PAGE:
Knock Knock (Chapter 2)

Jenkins’ second chapter in Convergence Culture reveals the history behind American Idol and the huge PR machine it really is. I have never watched American Idol because a.) I don’t have a TV and b.) I don’t like to hear people sing at the top of their lungs constantly, which I have noticed to be the case when hearing excerpts from the show played on the radio. Don’t people sing softly anymore? That’s one thing that MJ was killer good at. You know who else could sing softly really well was Karen Carpenter. Alas, digression . . .

Advertising has come along way since it started out with a goal to sell more product. I’m sure that at heart, all advertising will serve that purpose but it has evolved since then. According to Jenkins (and other sources I’ve read long ago and forgotten the names of), the goal of advertising now is to make you feel warm and fuzzy all over when you are confronted with a given brand name. “Coke! I remember that Coke used to sponsor American Idol. Man I loved that show! I’ll never forget that time when. . .” or “McDonalds! Man, my dad used to take me to Mickey D’s every Saturday to get the Big Breakfast. Man that was awesome! Sometimes he would even let me get a Danish! Dang I wish they still had those things . . .”

Being confronted with a successfully advertised brand will bring warm fuzzy feelings of nostalgia. Hopefully. You may have your occasional outliers who, you know, found a chicken head in their McNuggets, or something like that. Jenkins mentions that AT&T received a bit of backlash when people realized that American Idol was pretty much fixed from the onset (at which point I’m thinking, “Seriously people, did you really think you had a say? Why? Oh wait, the TV told you . . .”), but then AT&T got the iPhone and at that point Satan could have become their main spokesman and no one would have cared.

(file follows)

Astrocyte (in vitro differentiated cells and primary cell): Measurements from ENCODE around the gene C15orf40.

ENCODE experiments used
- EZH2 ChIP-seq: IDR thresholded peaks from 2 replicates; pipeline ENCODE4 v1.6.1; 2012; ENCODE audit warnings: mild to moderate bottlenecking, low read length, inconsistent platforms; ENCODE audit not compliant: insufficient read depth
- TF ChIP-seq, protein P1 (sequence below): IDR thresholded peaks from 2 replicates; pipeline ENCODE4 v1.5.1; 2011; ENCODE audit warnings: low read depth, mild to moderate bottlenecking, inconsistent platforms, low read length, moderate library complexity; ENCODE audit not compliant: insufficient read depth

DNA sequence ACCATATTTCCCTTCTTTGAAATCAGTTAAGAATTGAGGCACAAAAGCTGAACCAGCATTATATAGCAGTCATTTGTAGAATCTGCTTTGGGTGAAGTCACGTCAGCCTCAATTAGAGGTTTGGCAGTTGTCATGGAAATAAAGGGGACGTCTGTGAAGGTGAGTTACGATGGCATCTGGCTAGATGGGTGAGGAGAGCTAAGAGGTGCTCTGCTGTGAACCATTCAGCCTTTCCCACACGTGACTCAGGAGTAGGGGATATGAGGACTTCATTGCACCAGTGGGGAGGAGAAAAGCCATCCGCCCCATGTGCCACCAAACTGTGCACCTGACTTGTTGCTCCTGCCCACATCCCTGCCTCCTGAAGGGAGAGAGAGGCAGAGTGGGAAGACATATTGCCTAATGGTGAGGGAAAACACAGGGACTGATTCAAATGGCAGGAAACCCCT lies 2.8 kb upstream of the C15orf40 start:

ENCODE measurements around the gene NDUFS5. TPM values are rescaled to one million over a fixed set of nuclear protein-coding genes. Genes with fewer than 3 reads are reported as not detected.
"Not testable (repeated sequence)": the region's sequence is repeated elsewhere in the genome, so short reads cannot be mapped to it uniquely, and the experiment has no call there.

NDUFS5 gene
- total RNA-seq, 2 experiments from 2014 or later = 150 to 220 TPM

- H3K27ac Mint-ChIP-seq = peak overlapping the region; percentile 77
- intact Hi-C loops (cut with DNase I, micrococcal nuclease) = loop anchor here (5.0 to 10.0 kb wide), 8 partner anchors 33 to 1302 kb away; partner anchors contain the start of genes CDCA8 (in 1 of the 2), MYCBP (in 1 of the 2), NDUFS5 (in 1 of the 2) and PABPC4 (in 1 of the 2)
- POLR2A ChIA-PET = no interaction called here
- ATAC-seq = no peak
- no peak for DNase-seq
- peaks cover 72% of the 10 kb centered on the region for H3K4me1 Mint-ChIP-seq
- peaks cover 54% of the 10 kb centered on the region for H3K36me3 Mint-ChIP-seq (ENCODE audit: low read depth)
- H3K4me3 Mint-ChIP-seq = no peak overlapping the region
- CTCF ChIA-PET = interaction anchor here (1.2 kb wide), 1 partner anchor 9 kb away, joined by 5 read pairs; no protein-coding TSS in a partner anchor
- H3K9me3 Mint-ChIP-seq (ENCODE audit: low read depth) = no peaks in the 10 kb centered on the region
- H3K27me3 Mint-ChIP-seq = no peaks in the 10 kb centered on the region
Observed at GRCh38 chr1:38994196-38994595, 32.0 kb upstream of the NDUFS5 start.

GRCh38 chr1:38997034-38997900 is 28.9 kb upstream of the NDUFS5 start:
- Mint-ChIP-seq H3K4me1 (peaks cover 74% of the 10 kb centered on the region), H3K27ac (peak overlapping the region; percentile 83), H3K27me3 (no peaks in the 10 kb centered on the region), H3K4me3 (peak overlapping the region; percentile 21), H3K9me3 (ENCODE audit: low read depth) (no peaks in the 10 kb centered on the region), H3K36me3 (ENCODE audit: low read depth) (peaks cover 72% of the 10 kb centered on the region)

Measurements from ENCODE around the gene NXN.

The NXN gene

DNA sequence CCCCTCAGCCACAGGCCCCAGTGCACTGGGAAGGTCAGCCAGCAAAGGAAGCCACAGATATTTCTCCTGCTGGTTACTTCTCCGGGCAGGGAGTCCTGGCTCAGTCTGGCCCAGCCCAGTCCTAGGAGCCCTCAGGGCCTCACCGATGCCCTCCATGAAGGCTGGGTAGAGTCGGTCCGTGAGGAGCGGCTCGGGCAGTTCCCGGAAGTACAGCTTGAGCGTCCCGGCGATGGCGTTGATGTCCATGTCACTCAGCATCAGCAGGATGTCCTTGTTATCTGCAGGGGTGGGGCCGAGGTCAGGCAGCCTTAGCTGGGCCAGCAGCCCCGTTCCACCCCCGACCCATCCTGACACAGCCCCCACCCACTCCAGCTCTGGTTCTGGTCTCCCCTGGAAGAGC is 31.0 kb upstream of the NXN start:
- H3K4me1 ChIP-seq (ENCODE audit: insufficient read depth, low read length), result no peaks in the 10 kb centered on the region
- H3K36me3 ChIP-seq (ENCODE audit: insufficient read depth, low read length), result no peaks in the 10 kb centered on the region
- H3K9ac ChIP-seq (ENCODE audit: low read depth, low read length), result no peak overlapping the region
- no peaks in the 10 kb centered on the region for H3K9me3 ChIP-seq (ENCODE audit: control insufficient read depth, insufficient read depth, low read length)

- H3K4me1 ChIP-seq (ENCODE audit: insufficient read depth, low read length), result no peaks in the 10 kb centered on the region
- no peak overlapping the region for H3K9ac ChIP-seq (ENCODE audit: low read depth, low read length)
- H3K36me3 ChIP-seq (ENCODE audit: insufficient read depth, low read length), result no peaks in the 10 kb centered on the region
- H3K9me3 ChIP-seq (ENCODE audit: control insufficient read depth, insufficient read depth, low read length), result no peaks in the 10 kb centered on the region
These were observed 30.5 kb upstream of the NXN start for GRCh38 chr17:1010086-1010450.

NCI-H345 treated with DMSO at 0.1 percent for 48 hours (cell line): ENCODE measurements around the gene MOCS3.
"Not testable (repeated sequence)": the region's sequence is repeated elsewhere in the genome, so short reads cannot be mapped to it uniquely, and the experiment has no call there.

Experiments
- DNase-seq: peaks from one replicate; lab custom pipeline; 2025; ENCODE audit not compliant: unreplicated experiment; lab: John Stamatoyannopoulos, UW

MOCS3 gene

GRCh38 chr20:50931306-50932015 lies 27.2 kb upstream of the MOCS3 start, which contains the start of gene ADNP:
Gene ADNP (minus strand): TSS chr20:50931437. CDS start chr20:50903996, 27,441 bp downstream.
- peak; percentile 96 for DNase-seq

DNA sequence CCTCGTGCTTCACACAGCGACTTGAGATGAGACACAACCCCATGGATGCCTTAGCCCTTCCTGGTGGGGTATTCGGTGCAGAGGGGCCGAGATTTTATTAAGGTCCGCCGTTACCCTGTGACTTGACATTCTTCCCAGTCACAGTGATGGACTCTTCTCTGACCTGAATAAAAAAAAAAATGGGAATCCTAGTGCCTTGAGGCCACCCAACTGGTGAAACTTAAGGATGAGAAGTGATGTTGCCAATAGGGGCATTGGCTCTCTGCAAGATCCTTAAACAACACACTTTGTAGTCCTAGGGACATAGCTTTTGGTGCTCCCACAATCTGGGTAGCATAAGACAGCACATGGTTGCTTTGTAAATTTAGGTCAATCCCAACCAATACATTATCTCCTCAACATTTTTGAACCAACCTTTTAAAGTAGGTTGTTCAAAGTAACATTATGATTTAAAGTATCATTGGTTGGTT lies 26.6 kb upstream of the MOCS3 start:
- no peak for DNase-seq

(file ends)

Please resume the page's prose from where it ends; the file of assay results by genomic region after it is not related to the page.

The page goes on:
The main takeaway from this chapter was that Madison Ave realizes that most of us don’t really want to be advertised to. Or do we? Here comes the next move in the chess game between consumers and advertisers. “Well! We’ll just figure out some slick way to make you come to us!” and my how it has worked. Sure, we watched the Superbowl for it’s commercials, but that’s not what we’re talking about now. Jenkins references The Apprentice as the perfect incarnation of this strategy. Here, Donald Trump assigns the contestants the task of figuring out how to promote a real product, and the real product gets promoted before our very eyes! And this is the show, not the commercials. And we love it! Jenkins references a Proctor & Gamble exec who observed that not only was their toothpaste promoted on air, it was woven into the plot in such a way that the viewer actually ended up rooting for the new toothpaste for the sake of the contestants. Genius!

But is any of this really new? I suppose that Donald Trump has taken product placement to a whole new level but it has been around a while. Neither is it a new development for brands to seek to capture the consumers’ hearts. Disney has long been the master of this game. The Disney brand name has been invited into the homes of consumers for decades. They have protected the image of that brand name meticulously and few if any have anything other than those warm and fuzzy feelings associated with it. And their work has paid off to the point that now they have built quite an empire for themselves. (This is a list of the companies Disney has 100% of ownership of, in addition to being part owners/large share holders in GE, TiVo, a petroleum company, etc.)

Who else are you inviting in?


Jenkins, H. (2006). Convergence culture: Where old and new media collide. New York: New York University Press.